BELINFANTE , Sephardi family. Its paterfamilias, joseph cohen belinfante, fled Portugal in 1526 because of the persecution of the Jews. The family settled in the Balkans, in the city of Belgrade. After the Austrian conquest of Belgrade, the Jews were denied access to that city, and for this reason a part of the family came over to the Netherlands.
One example is elijah hezekiah, born in 1699. He played an important part within the Portuguese community in Amsterdam. Isaac *Belinfante (d. 1780), son of Elijah Hezekiah, was a Hebrew poet and writer. Elijah Hezekiah's brother, meir Ḥayyim (d. 1721), settled permanently in Amsterdam. His son, saddik (1675–1750), became the chief rabbi of the Portuguese community and was the author of several Bible commentaries and some halakhic writings: Simḥat Ẓaddik, Neḥamot Ẓaddik, and Peri Ẓdadik.
The son of Saddik, moses cohen belinfante (The Hague, 1761–1827), was actively involved in the struggle for Jewish emancipation in the Netherlands. In 1806, Moses moved to Amsterdam, where he became the editor of the official newspaper published in the Netherlands. Moses' brother, jacob cohen (1780–1845), was editor between 1807 and 1837. He also published several Jewish almanacs as well as the Jaarboeken voor de Israelieten in Nederland between 1835 and 1840. Their sister sara belinfante was the headmistress of an Amsterdam school for Jewish girls.
In the 19th century, the Belinfantes were primarily active in the field of journalism. aron belinfante (1811–1881) became a member of the editorial staff of the Dagblad van Zuid-Holland en 's Gravenhage, which was merged with the Nieuwe Dagblad.isaac belinfante (1814–1892) worked for the Nederlandsche Staatscourant and the Algemeen Handelsblad' and was also a co-founder of the Weekblad van het Regt. His brother josephus justus (1812–1882) was co-director of the Nederlandsch Correspondentie Bureau and compiled the Rijks- en Residentie Almanak.maurits ernst belinfante (1849–1903), son of Josephus Justus, succeeded his father at the Bureau and worked as a journalist for several newspapers, among which were the Revue des Deux Mondes and the Chronique Politique.george belinfante (1837–1888), son of Isaac, became known for his polemical writings in the Haagsche Courant and his political letters in the Zaanlandse Courant. In the field of politics, he became known after 1870 as the writer of the chamber reviews for the Nieuwe Rotterdamse Courant.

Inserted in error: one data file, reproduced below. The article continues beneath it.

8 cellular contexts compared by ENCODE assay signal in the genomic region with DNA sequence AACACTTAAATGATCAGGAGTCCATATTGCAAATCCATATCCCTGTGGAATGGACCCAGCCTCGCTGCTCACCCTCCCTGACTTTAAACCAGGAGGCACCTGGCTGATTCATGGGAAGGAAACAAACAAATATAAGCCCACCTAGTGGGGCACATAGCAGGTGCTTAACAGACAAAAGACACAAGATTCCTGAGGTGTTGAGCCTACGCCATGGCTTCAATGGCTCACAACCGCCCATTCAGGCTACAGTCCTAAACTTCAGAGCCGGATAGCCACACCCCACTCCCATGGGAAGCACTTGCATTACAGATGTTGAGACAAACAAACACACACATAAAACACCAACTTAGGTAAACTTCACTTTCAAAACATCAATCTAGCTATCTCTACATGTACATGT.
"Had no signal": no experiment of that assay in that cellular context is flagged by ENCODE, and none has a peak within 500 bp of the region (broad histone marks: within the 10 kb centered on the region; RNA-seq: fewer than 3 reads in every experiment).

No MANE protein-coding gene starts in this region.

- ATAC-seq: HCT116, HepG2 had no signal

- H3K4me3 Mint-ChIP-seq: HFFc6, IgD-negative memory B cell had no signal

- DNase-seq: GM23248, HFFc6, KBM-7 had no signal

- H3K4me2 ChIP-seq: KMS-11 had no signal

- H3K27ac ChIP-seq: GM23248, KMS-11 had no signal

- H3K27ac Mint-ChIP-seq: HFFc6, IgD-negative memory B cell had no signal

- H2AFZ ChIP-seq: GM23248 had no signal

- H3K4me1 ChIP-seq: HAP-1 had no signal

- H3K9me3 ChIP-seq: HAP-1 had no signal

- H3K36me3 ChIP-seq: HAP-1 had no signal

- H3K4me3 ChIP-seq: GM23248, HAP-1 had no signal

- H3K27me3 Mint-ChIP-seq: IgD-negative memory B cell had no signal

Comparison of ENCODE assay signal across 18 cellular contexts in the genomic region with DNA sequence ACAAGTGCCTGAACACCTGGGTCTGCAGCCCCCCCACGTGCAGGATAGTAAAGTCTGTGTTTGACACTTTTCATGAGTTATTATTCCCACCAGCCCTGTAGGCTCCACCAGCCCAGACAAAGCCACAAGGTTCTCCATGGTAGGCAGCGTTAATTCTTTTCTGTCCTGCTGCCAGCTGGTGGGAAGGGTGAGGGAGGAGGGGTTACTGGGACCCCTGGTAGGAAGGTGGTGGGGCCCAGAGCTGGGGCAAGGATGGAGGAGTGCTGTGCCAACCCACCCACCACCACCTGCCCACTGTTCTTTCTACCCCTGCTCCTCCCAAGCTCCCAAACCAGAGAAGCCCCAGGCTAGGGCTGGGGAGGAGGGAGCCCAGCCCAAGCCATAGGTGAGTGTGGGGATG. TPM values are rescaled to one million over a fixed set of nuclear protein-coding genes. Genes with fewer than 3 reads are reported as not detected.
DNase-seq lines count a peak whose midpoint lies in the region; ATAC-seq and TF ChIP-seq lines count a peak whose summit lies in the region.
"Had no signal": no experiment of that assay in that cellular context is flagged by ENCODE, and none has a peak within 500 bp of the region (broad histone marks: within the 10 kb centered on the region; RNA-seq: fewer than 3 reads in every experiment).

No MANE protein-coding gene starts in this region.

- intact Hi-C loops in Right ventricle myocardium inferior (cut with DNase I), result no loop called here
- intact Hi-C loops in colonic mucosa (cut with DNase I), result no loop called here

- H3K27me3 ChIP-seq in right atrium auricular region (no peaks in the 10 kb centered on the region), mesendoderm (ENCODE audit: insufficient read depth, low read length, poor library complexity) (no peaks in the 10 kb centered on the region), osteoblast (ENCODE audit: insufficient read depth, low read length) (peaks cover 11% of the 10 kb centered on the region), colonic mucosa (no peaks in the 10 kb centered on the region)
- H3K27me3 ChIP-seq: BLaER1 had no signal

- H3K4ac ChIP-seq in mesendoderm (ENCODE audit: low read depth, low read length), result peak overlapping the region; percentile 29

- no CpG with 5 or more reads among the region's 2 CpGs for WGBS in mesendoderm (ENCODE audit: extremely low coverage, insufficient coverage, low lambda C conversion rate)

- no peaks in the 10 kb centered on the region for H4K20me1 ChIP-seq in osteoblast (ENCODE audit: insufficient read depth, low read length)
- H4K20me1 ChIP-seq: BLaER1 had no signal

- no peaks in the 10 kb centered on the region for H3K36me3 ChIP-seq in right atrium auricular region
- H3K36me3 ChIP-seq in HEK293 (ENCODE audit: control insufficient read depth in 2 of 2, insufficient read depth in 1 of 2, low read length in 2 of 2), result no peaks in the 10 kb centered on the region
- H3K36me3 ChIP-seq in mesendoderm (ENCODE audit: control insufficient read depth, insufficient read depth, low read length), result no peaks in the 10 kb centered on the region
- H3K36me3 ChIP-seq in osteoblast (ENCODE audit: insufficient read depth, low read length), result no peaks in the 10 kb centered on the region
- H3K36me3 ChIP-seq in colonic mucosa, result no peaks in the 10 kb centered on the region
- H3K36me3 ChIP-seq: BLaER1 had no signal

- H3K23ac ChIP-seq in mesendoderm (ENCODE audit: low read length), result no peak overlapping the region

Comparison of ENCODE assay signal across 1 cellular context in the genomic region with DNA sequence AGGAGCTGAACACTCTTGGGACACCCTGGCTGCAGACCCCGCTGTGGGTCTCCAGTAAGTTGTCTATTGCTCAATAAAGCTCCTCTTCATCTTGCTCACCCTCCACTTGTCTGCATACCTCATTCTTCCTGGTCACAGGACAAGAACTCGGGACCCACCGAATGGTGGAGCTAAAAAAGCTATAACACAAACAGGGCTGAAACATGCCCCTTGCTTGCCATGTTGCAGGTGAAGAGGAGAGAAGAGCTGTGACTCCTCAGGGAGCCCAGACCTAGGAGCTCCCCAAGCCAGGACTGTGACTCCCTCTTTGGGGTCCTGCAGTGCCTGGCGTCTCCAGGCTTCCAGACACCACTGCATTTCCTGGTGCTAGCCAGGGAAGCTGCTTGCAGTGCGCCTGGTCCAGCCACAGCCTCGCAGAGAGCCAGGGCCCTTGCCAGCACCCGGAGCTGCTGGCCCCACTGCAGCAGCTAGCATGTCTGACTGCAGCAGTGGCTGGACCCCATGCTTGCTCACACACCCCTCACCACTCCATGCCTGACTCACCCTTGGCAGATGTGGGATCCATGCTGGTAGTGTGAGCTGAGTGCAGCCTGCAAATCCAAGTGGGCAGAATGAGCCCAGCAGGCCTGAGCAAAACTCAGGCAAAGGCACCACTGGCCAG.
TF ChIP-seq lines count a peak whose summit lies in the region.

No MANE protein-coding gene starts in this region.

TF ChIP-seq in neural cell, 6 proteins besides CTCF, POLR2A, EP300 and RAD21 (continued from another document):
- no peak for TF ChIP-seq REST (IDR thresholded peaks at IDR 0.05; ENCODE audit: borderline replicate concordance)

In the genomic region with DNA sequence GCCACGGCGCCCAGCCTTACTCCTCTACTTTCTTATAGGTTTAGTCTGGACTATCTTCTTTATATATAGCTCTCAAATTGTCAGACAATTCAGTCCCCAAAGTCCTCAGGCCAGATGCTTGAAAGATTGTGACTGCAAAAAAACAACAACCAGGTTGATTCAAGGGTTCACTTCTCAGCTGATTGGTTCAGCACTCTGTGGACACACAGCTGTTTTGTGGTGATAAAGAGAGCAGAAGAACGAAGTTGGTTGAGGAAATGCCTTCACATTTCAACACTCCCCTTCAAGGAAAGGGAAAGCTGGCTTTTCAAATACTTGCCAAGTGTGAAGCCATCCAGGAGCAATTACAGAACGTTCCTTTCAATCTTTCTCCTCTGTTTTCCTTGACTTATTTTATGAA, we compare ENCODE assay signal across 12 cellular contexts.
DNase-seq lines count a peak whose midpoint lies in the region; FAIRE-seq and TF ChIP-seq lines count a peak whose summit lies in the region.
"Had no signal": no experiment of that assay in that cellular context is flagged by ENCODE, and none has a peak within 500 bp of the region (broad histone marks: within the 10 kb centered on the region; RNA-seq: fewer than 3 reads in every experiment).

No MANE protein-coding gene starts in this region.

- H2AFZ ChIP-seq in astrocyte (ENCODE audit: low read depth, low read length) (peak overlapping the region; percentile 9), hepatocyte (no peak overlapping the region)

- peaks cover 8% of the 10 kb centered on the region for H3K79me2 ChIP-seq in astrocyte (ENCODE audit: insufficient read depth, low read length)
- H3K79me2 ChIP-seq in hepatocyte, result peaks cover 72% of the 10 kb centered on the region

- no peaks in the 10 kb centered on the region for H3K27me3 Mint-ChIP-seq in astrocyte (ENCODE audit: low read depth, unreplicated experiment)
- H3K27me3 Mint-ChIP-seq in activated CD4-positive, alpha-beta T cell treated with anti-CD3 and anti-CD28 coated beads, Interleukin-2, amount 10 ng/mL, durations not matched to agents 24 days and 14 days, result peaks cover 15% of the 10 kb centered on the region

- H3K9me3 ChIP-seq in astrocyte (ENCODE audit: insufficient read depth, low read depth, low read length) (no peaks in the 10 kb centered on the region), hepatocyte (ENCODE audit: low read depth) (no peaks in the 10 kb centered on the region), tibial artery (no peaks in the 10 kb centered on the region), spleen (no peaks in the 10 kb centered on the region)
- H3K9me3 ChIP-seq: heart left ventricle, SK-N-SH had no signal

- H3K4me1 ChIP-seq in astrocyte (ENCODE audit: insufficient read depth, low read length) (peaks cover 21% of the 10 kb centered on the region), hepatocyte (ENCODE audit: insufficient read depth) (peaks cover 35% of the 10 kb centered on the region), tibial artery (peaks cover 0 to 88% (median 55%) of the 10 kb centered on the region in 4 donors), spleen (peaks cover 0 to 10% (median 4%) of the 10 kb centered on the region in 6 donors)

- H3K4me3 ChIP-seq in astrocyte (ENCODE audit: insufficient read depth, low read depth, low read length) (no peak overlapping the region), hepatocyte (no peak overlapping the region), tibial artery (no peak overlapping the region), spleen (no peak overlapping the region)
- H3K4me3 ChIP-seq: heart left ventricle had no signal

ary belinfante (1870–1925) became famous in Dutch music circles as a pianist and a teacher at the Amsterdam school for orchestra, and as the founder of the first private school of music. He published several studies on the history of music and on the science of music education.
In the 20th century, also the female members of the family stepped more into the limelight. emilie josephine (or Emmy), belinfante (1875–1944) was educated as a primary schoolteacher, but she became famous as a journalist. In 1901 she became the chief editor of Het Familieblad – 's Gravenhaagsch Nieuws – en Advertentieblad. She was in charge of her own section, using "May" as a pen name. In 1905, she started working for a daily paper called Land en Volk, in which she ran her own women's section. In 1908 she was appointed to work as a regular member of staff of the Nieuwe Courant, in which she reported extensively on the emerging women's movement and on women's issues. Her work as a reporter focused mainly on the women's movement until World War ii. In February 1944 she was arrested and a few months later she was murdered in the concentration camp at Auschwitz-Birkenau.
judith belinfante (1943– ) was prominent in the cultural and political life of the Netherlands. In 1976, she was appointed director of the Jewish Historical Museum in Amsterdam. From 2003 she was chief curator of Special Collections of the Amsterdam University Library. She was a member of parliament for the PvdA (Dutch Labour Party) from 1998 to 2000.
S. Boas, in: Habinjan, 38 (1984) 22–23; E. Carmoly, in: Revue Orientaleiii (1843–1844), 134–38; J. Divendal, in: H. Berg (ed.), Gelykstaat der Joden. Inburgering van een minderheid (1996) 35–45; idem, in: Studia Rosenthaliana, 31 (1997) 94–138; C. de Greef and J. Salman, in: Historisch Tijdschrift, vii (1991) 35–53; S. Jacobus, in: Hakehilla 42 (1996), 4, 10–11; Nieuw Nederlands Biografisch woordenboeki (1911) 281–82; H. Lakmaker, in: Biografisch Woordenboek van Nederland (2002); J. Meijer, in: Maandblad voor de Geschiedenis der Joden in Nederland 1 (1947–1948), 50–57, 90–94, 141–48, 243–52, 279–86; P.M. Netscher, Levensschets van Josephus Justus Belinfante (1883); L. Shirah, in: Levend Joods Geloof, 43 (1996), 21–22.
[Monika Saelemaekers (2nd ed.)]